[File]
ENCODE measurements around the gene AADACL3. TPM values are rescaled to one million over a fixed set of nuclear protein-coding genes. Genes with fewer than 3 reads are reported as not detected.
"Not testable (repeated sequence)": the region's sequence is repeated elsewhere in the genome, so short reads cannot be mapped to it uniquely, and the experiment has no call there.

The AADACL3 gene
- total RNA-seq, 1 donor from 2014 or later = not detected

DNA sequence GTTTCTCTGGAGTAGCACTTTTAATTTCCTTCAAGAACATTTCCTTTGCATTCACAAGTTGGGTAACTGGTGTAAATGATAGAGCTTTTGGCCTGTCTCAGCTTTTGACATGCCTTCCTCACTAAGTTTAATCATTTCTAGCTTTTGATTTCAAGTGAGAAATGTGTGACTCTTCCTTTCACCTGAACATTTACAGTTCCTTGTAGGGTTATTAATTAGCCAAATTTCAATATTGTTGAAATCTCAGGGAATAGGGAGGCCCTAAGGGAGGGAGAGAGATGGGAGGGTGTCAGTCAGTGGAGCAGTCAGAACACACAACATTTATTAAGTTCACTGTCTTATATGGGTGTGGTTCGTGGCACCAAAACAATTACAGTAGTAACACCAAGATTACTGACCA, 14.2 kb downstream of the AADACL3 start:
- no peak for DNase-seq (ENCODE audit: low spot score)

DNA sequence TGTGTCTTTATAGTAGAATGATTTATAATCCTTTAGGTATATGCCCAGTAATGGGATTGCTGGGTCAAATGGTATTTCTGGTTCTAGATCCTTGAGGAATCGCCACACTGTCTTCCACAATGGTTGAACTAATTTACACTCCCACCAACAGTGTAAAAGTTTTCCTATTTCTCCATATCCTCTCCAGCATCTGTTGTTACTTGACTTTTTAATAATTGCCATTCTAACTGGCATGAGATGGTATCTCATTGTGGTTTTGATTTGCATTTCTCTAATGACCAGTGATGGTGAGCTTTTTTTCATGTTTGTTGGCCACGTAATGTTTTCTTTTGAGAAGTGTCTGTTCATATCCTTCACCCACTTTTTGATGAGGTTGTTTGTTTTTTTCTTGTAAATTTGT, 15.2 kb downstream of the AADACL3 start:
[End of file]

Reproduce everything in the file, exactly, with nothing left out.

ENCODE measurements around the gene AADACL3. TPM values are rescaled to one million over a fixed set of nuclear protein-coding genes. Genes with fewer than 3 reads are reported as not detected.
"Not testable (repeated sequence)": the region's sequence is repeated elsewhere in the genome, so short reads cannot be mapped to it uniquely, and the experiment has no call there.

The AADACL3 gene
- total RNA-seq, 1 donor from 2014 or later = not detected

DNA sequence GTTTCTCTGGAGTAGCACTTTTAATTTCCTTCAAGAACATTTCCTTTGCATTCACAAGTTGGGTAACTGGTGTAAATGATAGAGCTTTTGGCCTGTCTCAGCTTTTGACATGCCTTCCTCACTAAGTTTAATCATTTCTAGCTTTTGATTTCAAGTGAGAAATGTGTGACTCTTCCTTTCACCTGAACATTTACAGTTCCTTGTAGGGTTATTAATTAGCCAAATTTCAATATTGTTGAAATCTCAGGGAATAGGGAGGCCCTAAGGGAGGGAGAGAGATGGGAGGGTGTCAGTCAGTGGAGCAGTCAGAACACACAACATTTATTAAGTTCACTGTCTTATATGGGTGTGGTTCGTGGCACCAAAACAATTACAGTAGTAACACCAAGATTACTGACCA, 14.2 kb downstream of the AADACL3 start:
- no peak for DNase-seq (ENCODE audit: low spot score)

DNA sequence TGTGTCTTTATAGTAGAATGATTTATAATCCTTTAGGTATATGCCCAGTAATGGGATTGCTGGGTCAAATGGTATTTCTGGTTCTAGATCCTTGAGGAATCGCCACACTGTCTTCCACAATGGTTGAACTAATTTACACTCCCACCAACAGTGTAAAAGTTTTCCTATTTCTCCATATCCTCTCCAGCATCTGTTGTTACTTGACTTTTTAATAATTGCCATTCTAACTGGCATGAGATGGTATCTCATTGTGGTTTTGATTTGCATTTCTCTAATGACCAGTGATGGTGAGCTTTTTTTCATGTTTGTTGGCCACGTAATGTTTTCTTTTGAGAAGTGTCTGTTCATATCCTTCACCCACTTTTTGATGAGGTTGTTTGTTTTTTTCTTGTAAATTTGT, 15.2 kb downstream of the AADACL3 start: